Adaptive autonomous navigation of mobile robots in unknown environments

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Doctoral thesis (monograph)
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Helsinki University of Technology, Automation Technology Laboratory. Series A, Research reports, 24
Autonomous navigation of a mobile robot is a challenging task. Much work has been done in indoor navigation in the last decade. Fewer results have been obtained in outdoor robotics. Since the early 90's, the Global Positioning System (GPS) has been the main navigation system for ships and aircrafts. In open fields, satellite navigation gives absolute position accuracy. The absolute heading information is also obtained by satellite navigation when the mobile robot is in motion. However, the use of GPS satellite navigation is mainly restricted to open areas where at least three satellites can be seen. For example, mobile robots working in underground or deep open mines cannot use satellite navigation at all, and in forest or city areas, there are serious limitations to its use. Laser range finder technology has evolved remarkably over the last decade, and offers a fast and accurate method for environment modeling. Furthermore, it can be used to define robot position and heading relative to the environment. It is obvious that the use of several alternative sensors according to the environment will make the navigation system more flexible. Laser range finder technology is particularly suitable for indoors or feature rich outdoor environments. The goal of this thesis is to develop a multi sensor navigation system for unknown outdoor environments, and to verify the system with a service robot. Navigation should be possible in unstructured outdoors as well as indoor environments. The system should use all available sensor information and emphasize those that best suit the particular environment. The sensors considered in this thesis include a scanning laser range finder, a GPS receiver, and a heading gyro. The main contribution of the thesis is a flexible navigation system developed and tested with a service robot performing versatile tasks in an outdoor environment. The used range matching method is novel and has not been verified earlier in outdoor environments. No unique solution can be guaranteed in the developed map matching algorithm, although it seems to work well in the practical tests. Position and heading errors grow without bound in successive map matchings, which could be referred to as laser odometry. Therefore, the position and heading have been corrected by means of global matching when the robot returns to a place it has previously visited. Alternatively, structured landmarks have been used for position and heading correction. In field tests, tree trunks and walls have been used as structured landmarks. When structured landmarks are not present, navigation has been based on counting the translation and rotation between two successive maps based on a scanning laser range finder. In featureless environments, the robot is able to switch automatically from laser based to satellite navigation. The biggest difference compared to other methods, such as iterative closest point, is that odometry is not needed since the matching is based on a global search. However, when included, mobile robot dynamics and odometry increase the reliability of the matching process. The flexibility of the navigation system presented here means that a mobile robot can enter different environments, and the system automatically selects an appropriate set of sensors for each particular environment. It additionally means that the system can work without landmarks, but if they exist, they will be used to improve navigation accuracy. This kind of flexibility in the navigation system is of the utmost importance when in the near future increasingly mobile robots will move out from structured indoor environments into unknown outdoor environments.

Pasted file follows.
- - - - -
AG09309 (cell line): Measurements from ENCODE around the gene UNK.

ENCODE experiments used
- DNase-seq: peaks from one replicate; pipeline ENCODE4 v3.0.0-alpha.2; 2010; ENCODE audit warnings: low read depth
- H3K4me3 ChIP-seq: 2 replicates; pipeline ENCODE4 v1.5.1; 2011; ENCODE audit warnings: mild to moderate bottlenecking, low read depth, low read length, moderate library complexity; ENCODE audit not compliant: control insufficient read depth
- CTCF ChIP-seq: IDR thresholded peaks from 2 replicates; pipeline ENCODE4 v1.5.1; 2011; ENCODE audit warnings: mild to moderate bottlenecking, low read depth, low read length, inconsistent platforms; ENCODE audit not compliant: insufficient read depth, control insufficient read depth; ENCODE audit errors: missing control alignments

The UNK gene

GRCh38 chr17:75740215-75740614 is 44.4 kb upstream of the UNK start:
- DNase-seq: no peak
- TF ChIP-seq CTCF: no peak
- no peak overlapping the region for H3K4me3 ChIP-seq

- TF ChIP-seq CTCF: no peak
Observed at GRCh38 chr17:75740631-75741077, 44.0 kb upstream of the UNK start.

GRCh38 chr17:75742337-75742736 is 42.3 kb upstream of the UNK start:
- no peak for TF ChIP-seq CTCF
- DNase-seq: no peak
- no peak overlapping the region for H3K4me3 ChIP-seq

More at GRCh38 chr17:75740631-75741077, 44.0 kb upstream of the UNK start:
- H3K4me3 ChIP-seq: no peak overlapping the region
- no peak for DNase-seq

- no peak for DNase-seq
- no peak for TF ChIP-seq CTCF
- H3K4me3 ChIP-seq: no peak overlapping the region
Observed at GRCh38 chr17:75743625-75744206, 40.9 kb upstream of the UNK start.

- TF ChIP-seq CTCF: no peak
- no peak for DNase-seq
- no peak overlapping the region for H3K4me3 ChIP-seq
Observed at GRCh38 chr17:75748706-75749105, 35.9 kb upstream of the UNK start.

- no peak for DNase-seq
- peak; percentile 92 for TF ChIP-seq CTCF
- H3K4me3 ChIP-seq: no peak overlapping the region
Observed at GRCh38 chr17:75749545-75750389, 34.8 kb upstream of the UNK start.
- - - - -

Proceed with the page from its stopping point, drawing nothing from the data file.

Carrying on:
autonomous navigation, laser range finder, outdoor robotics
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